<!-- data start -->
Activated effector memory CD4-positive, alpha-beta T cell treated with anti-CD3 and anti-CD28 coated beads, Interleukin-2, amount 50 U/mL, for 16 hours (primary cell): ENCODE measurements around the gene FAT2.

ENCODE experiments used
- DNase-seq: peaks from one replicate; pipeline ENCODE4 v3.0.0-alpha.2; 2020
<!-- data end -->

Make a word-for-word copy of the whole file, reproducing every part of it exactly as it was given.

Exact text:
Activated effector memory CD4-positive, alpha-beta T cell treated with anti-CD3 and anti-CD28 coated beads, Interleukin-2, amount 50 U/mL, for 16 hours (primary cell): ENCODE measurements around the gene FAT2.

ENCODE experiments used
- DNase-seq: peaks from one replicate; pipeline ENCODE4 v3.0.0-alpha.2; 2020